Uranus and Neptune: The universe is full of surprises. Gas giants in the solar system were even more amazing than previously thought.
Usually the attention of the scientific community is focused on the giant Jupiter with myriad moons and Saturn with its legendary rings.
And two other gas giants on the outskirts of the solar system are deprived of attention. Their name is not immediately remembered even by excellent students.
It is generally accepted that Uranus and Neptune are not particularly remarkable against the background of their fellow giants. And the name “ice giants” sounds somehow not as intriguing as “gas giants”, right?
However, a number of new studies by American scientists can seriously affect this long-established alignment.
The fact is that scientists have proven a long-standing hypothesis that the weather on ice giants can be simply fantastic. For example, on Uranus and Neptune it sometimes rains … from diamonds.
An experiment by a group of American scientists showed that the hypothesis of strange atmospheric phenomena on Neptune and Uranus may be correct.
The diamond rain hypothesis was put forward many decades ago. Perhaps the first to suggest that such conditions may exist on some planets was the British science fiction writer Arthur C. Clarke.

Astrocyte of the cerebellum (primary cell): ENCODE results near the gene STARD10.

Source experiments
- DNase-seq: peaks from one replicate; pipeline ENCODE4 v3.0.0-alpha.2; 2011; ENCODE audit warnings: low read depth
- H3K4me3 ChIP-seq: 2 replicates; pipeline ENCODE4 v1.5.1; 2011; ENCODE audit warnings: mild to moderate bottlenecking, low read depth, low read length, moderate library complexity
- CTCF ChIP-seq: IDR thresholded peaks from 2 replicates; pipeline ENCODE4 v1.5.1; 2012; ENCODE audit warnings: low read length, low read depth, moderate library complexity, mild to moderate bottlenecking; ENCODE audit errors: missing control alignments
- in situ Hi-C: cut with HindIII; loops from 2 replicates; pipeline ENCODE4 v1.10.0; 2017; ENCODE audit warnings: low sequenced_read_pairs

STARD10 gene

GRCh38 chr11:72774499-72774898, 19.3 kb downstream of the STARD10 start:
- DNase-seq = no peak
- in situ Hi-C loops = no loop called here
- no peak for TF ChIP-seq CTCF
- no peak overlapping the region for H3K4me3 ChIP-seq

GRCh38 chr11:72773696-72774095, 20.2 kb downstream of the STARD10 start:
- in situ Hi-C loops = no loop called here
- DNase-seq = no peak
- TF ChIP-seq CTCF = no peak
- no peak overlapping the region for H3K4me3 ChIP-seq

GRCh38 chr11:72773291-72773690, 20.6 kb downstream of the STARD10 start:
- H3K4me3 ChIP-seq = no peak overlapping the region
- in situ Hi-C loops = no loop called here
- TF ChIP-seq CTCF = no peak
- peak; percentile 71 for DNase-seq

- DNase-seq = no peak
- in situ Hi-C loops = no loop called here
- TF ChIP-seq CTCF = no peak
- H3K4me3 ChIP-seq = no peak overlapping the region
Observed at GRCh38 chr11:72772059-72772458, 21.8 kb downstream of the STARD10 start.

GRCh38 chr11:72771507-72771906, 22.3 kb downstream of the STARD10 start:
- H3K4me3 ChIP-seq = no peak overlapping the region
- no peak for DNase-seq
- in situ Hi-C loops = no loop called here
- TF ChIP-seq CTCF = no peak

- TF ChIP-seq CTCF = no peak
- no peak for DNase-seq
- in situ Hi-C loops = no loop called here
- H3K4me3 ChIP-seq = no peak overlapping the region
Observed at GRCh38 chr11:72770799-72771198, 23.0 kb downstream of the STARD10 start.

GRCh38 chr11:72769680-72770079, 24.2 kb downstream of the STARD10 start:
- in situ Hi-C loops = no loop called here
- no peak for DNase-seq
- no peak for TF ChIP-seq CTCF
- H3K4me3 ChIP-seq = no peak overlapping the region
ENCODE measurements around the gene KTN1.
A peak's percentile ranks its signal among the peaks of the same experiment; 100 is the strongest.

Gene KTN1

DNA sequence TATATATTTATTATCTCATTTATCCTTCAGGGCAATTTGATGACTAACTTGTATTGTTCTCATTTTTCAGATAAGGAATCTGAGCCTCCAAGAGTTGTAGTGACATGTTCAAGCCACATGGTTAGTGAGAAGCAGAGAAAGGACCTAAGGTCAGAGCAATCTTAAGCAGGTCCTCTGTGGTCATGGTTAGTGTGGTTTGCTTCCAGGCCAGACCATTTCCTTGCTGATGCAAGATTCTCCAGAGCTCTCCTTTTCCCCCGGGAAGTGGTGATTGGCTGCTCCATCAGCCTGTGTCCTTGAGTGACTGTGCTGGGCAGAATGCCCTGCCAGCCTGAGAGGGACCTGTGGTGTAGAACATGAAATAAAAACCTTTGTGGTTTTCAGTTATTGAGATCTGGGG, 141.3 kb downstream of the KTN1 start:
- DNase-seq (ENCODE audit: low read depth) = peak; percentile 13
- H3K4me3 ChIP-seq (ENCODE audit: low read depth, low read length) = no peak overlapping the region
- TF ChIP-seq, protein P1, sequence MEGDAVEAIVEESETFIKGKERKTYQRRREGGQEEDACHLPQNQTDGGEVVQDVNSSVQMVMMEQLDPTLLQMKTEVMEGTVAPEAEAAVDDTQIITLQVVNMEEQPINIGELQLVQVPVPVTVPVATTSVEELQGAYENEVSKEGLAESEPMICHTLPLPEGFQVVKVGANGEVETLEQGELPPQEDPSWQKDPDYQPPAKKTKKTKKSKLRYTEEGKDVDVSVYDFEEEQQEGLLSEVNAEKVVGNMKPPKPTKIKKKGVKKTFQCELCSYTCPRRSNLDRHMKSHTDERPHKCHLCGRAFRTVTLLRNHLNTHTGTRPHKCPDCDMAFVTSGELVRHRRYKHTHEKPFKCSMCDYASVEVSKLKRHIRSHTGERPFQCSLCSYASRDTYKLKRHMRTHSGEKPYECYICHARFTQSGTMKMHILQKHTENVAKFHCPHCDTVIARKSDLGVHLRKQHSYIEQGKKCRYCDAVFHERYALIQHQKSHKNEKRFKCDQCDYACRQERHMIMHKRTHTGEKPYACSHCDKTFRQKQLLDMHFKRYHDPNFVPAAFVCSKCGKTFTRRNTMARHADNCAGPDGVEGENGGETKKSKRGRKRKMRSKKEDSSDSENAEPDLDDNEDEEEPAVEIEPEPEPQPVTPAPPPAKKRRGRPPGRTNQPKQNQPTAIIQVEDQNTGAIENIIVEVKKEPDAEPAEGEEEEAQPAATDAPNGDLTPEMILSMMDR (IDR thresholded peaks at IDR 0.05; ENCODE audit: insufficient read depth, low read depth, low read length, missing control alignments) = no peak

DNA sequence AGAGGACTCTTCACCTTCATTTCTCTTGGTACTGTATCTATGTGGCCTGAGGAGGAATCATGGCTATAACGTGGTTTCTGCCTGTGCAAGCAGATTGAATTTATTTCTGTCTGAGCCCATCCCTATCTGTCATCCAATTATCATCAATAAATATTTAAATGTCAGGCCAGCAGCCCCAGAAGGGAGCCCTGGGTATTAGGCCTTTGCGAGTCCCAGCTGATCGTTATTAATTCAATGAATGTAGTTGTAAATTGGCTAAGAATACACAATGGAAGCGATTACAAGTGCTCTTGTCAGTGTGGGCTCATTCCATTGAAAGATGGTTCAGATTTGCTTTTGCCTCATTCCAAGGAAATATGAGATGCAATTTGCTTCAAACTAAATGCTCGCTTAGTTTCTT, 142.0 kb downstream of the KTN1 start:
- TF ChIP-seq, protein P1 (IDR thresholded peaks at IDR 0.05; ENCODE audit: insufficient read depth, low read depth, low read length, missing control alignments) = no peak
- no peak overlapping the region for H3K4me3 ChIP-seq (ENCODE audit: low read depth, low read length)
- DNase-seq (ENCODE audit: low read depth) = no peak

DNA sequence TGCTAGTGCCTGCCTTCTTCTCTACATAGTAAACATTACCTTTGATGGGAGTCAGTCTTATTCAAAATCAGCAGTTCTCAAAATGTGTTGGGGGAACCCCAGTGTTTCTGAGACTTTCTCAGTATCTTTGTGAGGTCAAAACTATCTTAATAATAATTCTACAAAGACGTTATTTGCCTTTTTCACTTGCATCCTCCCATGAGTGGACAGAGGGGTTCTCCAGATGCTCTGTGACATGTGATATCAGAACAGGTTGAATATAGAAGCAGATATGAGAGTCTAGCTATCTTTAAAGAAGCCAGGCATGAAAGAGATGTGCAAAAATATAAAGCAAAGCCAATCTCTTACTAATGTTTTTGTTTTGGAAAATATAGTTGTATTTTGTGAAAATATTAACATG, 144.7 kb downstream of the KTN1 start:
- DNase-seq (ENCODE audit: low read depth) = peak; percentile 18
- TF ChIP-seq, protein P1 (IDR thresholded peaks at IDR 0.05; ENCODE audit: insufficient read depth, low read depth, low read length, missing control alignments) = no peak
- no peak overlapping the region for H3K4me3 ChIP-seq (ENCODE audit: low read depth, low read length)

In subsequent years, the hypothesis acquired formulas and various theoretical justifications. Its essence is that on some planets supposedly high temperature and high pressure lead to the division of hydrocarbon elements into components. In particular, carbon is compressed, turning into diamonds, which literally sink into the depths of the planet. After all, gas giants do not have a solid surface.
However, there has been no confirmation of these theoretical calculations so far.
Now scientists from the American national laboratory SLAC have conducted an experiment that speaks of the validity of the hypothesis.
The scientists used a laser to make precise measurements, and found that carbon does turn into crystal diamonds.
The results of the study were published in the authoritative journal Nature.
Rain of diamonds
The atmospheres of Neptune and Uranus are composed predominantly of hydrogen and helium with a small amount of methane.
Below the layers of the atmosphere there is a layer of a very dense and highly heated liquid, surrounding the core of the planet. This layer consists of water, methane and ammonia.